We end up playing by the rules of the marketplace (and therefore reinforcing them) in order to compete with everything else. We usually justify this in the name of winning people to Christ. Because we are no longer in the center of culture, we have to earn our way into the hearts of people. And certainly there is some truth to this. But at what cost?
Church growth experts have shown us the value of surveys and marketing techniques. We have learned to listen to our target demographic to see what barriers keep people from coming to church, and we adjust our churches accordingly. We cater to life stages and worship preferences and allow people their choice of time and venue. I hasten to add that not all of this is bad by itself, but these individual choices may add up to a capitulation to the consumerism we are trying to fight against in inviting people to be disciples of Jesus. We shop for churches because the church has been reduced to a once-a-week event that is aimed entirely at attracting people. We position people to be consumers, so they respond like consumers…
We are now realizing that the monster of consumerism in the church is the monster we helped create. We built the church on a consumerist model, which focused on comfort and convenience and attracted a middle-class audience that demanded safety and security. In effect, people came to the services to be fed. The church became a feeding trough, and the members grew comfortable, fat, and lazy. This made embracing the need to focus outward and be missional a tough sell. Ironically, Jesus took just the opposite tack—following Him was dangerous and costly. He didn’t always make His messages easy for everyone to grasp. He didn’t make people comfortable, and He was often carving away followers rather than attracting new ones. Sadly, in today’s church, the vast majority of the church’s growth comes from “church hoppers”—people who move from one church to another based on comfort and preference. In other words, we’re stealing sheep instead of going out and making new disciples.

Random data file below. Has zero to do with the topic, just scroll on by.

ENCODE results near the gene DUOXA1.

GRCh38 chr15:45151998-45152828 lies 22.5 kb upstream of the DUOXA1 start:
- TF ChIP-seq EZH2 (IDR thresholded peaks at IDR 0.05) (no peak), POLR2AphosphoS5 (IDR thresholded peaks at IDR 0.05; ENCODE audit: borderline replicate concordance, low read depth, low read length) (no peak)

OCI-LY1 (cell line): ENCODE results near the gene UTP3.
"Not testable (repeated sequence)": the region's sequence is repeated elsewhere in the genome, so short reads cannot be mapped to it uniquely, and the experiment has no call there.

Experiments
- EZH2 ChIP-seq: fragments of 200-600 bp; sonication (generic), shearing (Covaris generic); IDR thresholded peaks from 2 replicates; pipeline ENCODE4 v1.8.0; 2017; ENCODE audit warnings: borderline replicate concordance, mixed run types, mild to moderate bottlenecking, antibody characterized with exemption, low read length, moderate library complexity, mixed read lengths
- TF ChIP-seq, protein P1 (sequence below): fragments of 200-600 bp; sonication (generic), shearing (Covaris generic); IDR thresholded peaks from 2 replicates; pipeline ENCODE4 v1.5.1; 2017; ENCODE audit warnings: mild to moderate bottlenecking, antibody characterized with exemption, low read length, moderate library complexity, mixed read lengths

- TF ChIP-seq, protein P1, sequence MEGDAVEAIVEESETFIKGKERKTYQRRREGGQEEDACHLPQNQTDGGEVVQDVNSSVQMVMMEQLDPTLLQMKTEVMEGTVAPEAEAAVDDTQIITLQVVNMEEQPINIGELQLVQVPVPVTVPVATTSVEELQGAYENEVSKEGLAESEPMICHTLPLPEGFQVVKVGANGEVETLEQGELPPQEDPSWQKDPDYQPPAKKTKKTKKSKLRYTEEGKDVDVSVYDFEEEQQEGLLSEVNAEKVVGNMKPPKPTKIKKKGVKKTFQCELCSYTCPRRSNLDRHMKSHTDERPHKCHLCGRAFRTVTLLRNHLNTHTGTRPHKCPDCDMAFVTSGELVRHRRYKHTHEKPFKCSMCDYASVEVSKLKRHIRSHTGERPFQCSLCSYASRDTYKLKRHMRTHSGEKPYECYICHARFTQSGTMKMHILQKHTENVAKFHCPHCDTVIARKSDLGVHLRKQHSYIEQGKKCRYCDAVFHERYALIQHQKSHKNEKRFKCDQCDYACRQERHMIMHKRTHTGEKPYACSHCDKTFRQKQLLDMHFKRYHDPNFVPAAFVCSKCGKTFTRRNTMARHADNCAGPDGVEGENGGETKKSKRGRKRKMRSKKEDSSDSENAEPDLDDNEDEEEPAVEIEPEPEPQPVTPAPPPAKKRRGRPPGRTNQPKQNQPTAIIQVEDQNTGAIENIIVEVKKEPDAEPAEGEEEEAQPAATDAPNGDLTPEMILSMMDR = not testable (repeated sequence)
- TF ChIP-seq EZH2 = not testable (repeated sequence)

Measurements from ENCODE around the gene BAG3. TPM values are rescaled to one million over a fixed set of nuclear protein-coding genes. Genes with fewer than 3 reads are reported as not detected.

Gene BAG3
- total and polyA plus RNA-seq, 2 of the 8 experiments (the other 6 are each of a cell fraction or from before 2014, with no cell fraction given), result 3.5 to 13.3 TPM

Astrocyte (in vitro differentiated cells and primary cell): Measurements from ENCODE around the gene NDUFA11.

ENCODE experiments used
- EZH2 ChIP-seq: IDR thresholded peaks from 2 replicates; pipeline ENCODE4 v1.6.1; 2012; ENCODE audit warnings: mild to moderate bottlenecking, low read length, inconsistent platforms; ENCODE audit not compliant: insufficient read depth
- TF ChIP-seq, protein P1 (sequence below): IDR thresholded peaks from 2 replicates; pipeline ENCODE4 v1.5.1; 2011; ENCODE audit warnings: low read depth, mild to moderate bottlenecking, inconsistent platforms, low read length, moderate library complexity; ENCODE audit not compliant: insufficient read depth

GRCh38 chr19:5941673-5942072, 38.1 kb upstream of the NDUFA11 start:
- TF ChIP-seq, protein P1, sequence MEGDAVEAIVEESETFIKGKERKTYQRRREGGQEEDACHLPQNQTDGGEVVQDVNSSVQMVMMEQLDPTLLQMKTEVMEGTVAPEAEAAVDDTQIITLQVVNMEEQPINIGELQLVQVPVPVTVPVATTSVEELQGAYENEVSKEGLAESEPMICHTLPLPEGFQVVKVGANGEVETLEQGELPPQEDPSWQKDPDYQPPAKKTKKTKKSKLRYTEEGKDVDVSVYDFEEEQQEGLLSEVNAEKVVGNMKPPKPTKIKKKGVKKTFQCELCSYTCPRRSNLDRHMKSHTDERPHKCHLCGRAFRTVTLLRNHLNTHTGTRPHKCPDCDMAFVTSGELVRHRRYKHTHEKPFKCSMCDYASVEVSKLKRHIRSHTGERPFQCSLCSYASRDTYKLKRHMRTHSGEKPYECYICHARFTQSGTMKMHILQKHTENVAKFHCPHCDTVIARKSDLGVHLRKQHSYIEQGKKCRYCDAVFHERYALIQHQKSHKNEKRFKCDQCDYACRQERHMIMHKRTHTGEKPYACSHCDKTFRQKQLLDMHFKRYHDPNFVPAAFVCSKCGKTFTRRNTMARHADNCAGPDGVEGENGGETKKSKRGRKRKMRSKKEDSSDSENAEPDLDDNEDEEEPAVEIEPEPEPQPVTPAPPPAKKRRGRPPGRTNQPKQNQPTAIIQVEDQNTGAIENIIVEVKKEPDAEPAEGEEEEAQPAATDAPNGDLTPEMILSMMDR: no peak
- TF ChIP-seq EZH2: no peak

This shapes our gospel. The gospel is grace—it is a gift—that has nothing to do with any sort of exchange or transaction between human beings and God. God trains us to align our perceived needs to His agenda for the world because we simply can’t determine for ourselves what it is we need.
So what should we do? Should we somehow use people’s consumerist tendencies against them and give them what they think they want in order to lead them to Christ? Or should we seek to embody countercultural community that prophetically challenges the consumer mind-set that holds us captive? We’ll discuss this further in later chapters, but I think the way is clear on this one. We radically underestimate the power of consumerism if we think we can give people what they think they want and help them on their way to being disciples of Jesus.
The church has always been called to be a subversive counterculture that stands against the values, structures, and norms of this world as a witness to their emptiness and futility. Ultimately, the church is called to embody the upside-down way of the kingdom of God. We have lost sight of this truth, however. This is one of the reasons we find ourselves in the current mess we’re in. Without a deep theology of what the church is (its essence), we can’t adequately discuss and discern what the church does (its function). Most of us lack such a framework, so we turn to pragmatism (roughly, the view that something is good because it works) to justify our models and methods of church. Thankfully, we have much more to lean on.
Taken from Death by Church, by Mike Erre. Copyright 2009 by Mike Erre, published by Harvest House Publishers; used with permission. To purchase the book, click here.